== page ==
Examples and figures of speech are tricky because they are not precise. We might look at something that seems to be particularly analogous, but it is inevitably oversimplified.
So as I was walking through the woods on a rainy Saturday Sept. 11, I was trying to put words to what I was doing.
Was I recalibrating? Clearing the mechanism? Hunters, hikers and all outdoors folk have many neatly packaged explanations that readily available to us, still none of them are exact.
I have given up being 100% present when I am in the woods because it seems that some of my best thinking is done there, so I figure, why resist?
There is always something that comes to mind when I am outside. Sometimes it’s a song, phrase or even a movie quote.
Unfortunately, the latest soundtrack to my hunts is eight words from Walker Hayes’s recent hit. Not the whole song. Just eight words. It is a lesson in marketing – things don’t necessarily have to be good, just sticky.
But once I was able to tune that out, more consequential thoughts started to bubble up from under the surface and into consciousness.
Earlier I was listening to a podcast with Zander Fryer and he was talking about the importance of dealing with negativity by exploring the emotions and feelings related to it. Negativity that is ignored and covered with fake optimism or cliché self-help jargon, rots. It must be dealt with. Dug up. Removed. Once that has been accomplished, positivity has, and must take, space to reside.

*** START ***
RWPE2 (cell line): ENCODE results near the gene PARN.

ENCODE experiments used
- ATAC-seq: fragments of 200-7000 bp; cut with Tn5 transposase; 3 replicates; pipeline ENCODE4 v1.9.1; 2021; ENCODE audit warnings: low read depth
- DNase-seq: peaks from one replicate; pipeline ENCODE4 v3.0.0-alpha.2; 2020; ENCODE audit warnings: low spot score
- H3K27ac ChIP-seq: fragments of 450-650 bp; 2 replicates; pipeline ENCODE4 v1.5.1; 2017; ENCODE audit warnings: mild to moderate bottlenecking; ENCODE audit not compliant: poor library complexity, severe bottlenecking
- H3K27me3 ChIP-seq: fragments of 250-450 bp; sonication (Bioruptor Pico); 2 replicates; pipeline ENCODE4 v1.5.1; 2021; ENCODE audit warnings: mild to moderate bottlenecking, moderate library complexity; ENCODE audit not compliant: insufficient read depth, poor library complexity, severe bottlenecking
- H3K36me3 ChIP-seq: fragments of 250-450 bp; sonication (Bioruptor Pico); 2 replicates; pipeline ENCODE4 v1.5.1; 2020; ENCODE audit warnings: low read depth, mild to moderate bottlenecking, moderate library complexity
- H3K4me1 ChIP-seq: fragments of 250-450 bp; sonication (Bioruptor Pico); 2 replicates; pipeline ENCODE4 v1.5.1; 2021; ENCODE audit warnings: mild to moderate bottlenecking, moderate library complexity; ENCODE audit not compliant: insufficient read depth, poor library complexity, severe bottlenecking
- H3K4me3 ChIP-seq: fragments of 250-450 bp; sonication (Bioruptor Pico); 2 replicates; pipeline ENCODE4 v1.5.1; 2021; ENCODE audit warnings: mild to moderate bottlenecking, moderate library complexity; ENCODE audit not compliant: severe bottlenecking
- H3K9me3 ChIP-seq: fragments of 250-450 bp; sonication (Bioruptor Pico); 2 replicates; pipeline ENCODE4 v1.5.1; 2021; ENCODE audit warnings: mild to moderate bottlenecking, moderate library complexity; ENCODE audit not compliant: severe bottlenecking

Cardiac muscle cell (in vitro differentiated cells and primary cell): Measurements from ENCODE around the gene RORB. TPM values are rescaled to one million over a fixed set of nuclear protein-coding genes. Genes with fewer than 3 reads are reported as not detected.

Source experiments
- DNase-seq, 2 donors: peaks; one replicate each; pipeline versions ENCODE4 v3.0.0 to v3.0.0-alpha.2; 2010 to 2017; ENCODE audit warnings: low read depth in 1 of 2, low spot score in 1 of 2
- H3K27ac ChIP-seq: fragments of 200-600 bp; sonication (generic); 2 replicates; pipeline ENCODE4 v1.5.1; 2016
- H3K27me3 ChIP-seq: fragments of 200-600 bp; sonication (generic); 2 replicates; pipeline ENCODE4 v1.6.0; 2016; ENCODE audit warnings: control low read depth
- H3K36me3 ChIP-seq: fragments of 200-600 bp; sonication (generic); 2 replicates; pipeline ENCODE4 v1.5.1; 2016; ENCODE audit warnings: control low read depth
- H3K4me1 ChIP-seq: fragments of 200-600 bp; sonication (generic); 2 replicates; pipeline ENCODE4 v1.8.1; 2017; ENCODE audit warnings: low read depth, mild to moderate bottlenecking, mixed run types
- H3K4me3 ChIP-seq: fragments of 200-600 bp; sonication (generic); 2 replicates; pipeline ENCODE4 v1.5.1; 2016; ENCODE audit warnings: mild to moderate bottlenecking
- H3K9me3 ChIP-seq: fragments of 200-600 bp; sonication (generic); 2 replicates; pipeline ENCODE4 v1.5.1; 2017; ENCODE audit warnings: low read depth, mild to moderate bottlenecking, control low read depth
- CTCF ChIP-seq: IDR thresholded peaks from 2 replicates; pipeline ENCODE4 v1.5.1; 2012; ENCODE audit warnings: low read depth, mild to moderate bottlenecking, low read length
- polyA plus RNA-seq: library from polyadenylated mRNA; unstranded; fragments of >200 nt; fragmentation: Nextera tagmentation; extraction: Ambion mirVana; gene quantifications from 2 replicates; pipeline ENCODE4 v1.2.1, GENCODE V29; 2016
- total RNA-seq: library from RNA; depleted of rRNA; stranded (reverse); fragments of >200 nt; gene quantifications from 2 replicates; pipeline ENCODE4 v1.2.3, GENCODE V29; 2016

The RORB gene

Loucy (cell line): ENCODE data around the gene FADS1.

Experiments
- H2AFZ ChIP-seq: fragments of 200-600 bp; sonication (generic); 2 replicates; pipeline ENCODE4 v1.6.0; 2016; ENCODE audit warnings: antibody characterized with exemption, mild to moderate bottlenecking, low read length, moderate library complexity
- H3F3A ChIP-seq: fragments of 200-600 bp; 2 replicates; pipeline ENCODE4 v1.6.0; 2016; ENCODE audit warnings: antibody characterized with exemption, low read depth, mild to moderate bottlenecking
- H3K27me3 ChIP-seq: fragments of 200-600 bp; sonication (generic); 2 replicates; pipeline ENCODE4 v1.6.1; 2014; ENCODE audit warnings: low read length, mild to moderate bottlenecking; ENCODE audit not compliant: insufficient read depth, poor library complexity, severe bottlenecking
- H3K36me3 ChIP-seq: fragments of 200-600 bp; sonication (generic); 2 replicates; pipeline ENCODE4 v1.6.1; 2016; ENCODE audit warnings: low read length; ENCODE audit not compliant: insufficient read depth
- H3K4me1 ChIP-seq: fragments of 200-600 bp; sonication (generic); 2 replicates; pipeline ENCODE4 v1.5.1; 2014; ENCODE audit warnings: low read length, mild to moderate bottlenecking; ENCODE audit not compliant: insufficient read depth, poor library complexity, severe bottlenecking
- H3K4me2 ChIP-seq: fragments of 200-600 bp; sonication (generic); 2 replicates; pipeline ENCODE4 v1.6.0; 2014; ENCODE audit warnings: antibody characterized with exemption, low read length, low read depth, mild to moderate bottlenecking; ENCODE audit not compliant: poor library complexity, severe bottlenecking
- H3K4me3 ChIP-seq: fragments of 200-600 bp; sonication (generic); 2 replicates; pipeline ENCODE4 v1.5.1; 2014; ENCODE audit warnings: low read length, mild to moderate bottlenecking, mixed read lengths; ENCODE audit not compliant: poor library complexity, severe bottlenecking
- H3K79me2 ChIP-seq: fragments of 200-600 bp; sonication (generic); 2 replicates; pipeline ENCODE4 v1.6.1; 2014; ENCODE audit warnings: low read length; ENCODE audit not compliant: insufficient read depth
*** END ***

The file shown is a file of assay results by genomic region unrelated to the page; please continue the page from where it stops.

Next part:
So, I wondered how much negativity I should endure as I continued walking around the woods with my bow. I read newspapers rather than watch broadcast TV. But I am on social media and it hardly seems like subjecting myself to the ills and arguments of the world is the key to happiness. It certainly seems like the perfect way to ruin a good hunt. After all, here I am on one of the few rainless days we have had in September, and I am thinking about who qualifies as exempt from the rules the rest of us are subject to.
It also does seem like I have headed down this road more often (and written about it in this space) because to not mention or reflect on trauma, resilience, mental health, physical health, the government’s role in my happiness, seems to be ignoring what I should probably take a breath and entertain if for no other reason than prevent being a useful idiot.
At this point in the hunt I had stopped walking because multitasking is a myth. It’s a euphemism for “doing neither well due to lack of focus.” I could have quietly walked past a gorilla and probably not noticed.
I let the internal dialog hang and found a sharper focus on the trees, brush and the pile of deer stool to my left. The sound of rushing water cascading invisibly from somewhere in the thick woods became loud.
Movement. I move my eyes without turning my head. Squirrel.
My mind filled with the positivity of presence. I was back. Just a dude in the woods.
I waited for a few more minutes, then continued my quiet circuit just below the tree line. I saw more sign, but only one lone doe.
That night I had grouse for dinner, served on a jalapeno boat filled with cream cheese and topped with bacon. Different than what I had hoped, but it sure tasted good.
• Jeff Lund is a freelance writer based in Ketchikan. His book, “A Miserable Paradise: Life in Southeast Alaska,” is available in local bookstores and at Amazon.com. “I Went to the Woods” appears twice per month in the Sports & Outdoors section of the Juneau Empire.